"Cerro de Pasco Resources plans to acquire more operating mines to integrate into its portfolio to supplement its work on tailings and stockpiles."

Guy Goulet & Manuel Rodríguez-Mariátegui

CEO AND EXECUTIVE DIRECTOR, CERRO DE PASCO RESOURCES

November 28, 2022

What is the current state of operations in the Cerro de Pasco region?

GG: Cerro de Pasco Resources owns the El Metalurgista concession, which includes the Quiulacocha Tailings and Excelsior Stockpile with approximately 90 million tons of deposits. To start mining operations from scratch, it takes years to obtain the necessary permits. Because we are mining a tailings facility, however, we will be able to start drilling much faster — we have a filing and approval from the Ministry of Energy and Mines to carry out 40 bore holes and will commence once Peru’s rainy season ends in May. The drilling work here will involve sonic drilling rather than diamond drilling, and this is difficult when the water level is high. Cerro de Pasco Resources is keen to start drilling, we know that there is a high level of expectation in in the region given the positive environmental and economic impacts.

The Excelsior Stockpile holds a lot of promise for the company and local stakeholders as a long-term project. We will start with the tailings and the stockpiles will come in a second or third stage, because they are more difficult and expensive to process, meaning that the combined project will likely last around 20 to 30 years once underway.

How do Cerro de Pasco Resources’ operations on tailings facilities benefit the local communities?

MR: Cerro de Pasco Resources will start by reprocessing and cleaning the tailings in the Cerro de Pasco region; these are residues from mining operations over the past century. The Quiulacocha tailings produce acid water that is harmful not only to the environment but also to the people in nearby communities. Besides acid mine drainage, many inhabitants suffer from lead poisoning as a result of lead residue in the urban environment. Children in particular face chronic illnesses as a result.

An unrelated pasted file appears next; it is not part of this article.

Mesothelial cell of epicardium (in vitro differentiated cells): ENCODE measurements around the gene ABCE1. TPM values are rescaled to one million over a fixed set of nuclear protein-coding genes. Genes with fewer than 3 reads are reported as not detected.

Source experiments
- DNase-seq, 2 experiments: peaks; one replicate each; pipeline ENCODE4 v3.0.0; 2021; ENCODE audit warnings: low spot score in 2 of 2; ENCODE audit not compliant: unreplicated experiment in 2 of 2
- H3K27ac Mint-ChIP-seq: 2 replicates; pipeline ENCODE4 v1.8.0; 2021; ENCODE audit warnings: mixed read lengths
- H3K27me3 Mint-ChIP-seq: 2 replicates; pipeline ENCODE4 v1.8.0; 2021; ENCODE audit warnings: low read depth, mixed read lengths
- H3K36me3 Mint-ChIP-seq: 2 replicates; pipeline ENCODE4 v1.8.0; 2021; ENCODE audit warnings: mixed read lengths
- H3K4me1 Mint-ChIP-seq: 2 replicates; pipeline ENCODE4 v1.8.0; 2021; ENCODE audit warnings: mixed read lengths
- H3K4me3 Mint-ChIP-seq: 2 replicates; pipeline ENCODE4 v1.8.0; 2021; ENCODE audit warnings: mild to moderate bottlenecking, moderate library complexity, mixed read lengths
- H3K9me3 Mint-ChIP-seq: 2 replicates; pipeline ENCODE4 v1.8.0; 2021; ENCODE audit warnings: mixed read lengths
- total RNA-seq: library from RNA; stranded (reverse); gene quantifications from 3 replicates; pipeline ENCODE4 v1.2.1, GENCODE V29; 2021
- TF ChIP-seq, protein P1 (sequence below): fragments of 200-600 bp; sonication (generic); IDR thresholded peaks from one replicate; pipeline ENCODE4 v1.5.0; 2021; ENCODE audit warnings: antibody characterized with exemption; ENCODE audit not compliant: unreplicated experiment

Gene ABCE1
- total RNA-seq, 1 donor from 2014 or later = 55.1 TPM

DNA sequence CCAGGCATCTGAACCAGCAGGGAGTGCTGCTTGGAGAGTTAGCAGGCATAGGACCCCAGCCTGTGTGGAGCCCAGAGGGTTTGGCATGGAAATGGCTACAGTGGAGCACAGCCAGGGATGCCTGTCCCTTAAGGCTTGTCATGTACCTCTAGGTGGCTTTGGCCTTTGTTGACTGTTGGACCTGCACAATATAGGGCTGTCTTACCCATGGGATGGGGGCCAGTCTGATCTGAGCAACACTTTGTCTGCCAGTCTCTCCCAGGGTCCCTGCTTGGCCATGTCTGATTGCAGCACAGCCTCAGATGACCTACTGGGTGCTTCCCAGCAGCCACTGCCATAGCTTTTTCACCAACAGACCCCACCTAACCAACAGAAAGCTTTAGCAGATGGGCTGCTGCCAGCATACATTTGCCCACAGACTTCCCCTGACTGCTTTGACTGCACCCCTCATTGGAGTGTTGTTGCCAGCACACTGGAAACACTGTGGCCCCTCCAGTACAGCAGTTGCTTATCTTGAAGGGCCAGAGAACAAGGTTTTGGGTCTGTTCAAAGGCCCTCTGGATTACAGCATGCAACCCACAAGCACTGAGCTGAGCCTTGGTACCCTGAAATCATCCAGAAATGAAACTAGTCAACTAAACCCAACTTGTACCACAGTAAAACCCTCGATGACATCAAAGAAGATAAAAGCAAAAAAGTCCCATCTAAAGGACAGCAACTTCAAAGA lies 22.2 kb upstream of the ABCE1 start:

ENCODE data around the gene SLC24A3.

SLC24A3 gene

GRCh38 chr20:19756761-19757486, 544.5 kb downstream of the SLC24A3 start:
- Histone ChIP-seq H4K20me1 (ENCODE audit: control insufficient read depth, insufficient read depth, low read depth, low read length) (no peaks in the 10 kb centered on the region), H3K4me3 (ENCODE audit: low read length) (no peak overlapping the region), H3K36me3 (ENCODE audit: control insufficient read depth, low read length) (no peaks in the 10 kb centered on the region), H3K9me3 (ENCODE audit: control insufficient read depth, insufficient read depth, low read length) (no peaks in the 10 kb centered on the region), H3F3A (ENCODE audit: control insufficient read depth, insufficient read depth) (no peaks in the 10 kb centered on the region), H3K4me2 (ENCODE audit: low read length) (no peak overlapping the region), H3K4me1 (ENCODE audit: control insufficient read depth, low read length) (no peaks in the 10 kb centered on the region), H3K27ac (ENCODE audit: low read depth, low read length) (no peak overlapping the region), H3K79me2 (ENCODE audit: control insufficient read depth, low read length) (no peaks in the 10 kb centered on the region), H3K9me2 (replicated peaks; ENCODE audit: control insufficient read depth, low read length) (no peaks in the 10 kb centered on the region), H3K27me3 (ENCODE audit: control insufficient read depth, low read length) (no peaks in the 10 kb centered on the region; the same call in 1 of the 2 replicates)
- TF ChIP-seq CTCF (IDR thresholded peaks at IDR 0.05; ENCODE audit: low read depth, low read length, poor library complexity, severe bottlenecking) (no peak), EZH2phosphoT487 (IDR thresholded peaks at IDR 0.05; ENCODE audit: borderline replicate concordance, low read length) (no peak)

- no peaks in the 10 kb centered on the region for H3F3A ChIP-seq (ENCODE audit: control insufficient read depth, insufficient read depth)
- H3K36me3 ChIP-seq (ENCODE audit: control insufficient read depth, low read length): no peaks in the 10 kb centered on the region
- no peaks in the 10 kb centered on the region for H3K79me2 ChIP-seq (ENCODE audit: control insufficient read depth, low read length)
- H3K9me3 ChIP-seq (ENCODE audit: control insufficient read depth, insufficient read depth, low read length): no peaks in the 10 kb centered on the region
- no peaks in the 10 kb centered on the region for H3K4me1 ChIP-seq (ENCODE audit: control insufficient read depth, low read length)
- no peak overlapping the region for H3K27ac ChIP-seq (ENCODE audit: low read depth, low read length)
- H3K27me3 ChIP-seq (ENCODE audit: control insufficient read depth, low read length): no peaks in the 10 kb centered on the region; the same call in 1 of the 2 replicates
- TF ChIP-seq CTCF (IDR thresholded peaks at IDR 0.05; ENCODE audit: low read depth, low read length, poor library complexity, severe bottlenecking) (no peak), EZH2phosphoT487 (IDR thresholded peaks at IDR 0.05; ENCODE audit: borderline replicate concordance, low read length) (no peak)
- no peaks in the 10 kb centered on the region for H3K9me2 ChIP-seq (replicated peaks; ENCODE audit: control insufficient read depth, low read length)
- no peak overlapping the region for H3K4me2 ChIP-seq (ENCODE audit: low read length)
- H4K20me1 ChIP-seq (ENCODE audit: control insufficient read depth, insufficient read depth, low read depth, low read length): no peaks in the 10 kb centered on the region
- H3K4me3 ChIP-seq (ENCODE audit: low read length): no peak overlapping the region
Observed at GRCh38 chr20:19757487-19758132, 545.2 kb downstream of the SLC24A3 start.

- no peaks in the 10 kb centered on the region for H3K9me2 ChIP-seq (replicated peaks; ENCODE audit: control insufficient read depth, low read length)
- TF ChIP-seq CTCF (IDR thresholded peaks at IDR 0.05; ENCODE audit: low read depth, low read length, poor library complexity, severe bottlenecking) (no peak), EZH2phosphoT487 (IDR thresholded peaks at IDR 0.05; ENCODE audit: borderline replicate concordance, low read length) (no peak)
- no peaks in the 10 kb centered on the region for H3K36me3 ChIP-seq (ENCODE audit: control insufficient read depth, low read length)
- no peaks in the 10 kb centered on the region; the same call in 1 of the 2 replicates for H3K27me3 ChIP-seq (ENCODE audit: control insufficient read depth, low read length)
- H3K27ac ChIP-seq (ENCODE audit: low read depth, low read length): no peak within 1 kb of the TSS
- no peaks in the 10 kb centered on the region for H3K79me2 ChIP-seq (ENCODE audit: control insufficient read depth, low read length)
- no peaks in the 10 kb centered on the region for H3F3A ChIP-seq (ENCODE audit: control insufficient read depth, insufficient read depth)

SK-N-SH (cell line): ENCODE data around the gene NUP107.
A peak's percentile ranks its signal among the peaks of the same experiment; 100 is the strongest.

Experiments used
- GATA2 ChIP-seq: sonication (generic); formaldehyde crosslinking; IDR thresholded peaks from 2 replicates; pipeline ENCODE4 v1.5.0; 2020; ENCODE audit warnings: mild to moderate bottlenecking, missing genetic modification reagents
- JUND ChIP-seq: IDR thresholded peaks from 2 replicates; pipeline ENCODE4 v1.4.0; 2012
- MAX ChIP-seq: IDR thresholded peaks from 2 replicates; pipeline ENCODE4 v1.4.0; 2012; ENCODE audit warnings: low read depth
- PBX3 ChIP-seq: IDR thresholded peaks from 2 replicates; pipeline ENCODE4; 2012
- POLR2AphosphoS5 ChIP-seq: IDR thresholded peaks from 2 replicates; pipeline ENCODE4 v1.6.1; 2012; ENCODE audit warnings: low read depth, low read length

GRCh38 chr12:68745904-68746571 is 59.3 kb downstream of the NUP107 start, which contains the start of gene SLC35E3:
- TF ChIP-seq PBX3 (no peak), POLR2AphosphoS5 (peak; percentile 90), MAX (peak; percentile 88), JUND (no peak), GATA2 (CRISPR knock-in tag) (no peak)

Cerro de Pasco Resources has developed techniques for reprocessing the tailings initially that will result in the removal of harmful toxins and at the same time breathe life into new economic activities. These communities have been negatively impacted by mining activities for generations, and we are committed to generating better health and economic improvement. Our objective is to produce a dollar of wealth per ton of waste in this project. It is not uncommon to hear about communities fighting mining operations in Peru, but in our case, the people of Cerro de Pasco are pushing for this project to move forward and are helping us to obtain the necessary permits.

What significance does the Santander mine hold in Cerro de Pasco Resources’ portfolio?

GG: Our tailings work remains an integral part of Cerro de Pasco Resources’ identity. While we view this as our core, we purchased the Santander mine from Trevali Mining Corporation to help with our transition from a junior to a senior resource company. Along with the acquisition, the company provided an immediate revenue stream as well as engagement in a strategic sense. Looking into the future, Cerro de Pasco Resources plans to acquire more operating mines to integrate into its portfolio to supplement its work on tailings and stockpiles.

What role does technology play in the viability of this type of work?

MR: The tools that mining companies have used in Cerro de Pasco over previous centuries pale in comparison to the technology we have at our disposal today. As such, their operations were less efficient at extracting metals and the tailings that were left actually still hold a significant amount of value. This is a primary factor contributing to how we are able to make such a profitable operation out of what is typically regarded as waste. Additionally, given the use of new techniques and equipment, we believe we will even find rare metals like bismuth and germanium in the tailings.

Cerro de Pasco Resources is definitely one of the pioneers bringing this approach to Peru.

What are the company’s key priorities for 2022 and its growth strategy for the coming years?

GG: Our goal for 2022 is to consolidate the remaining permits we need to begin work on the tailings, which we are very close to accomplishing. We will continue to strengthen our operations at the Santander mine, and we will purchase another mine in Peru. In this regard, Cerro de Pasco Resources has a lot of potential for growth through acquisitions.

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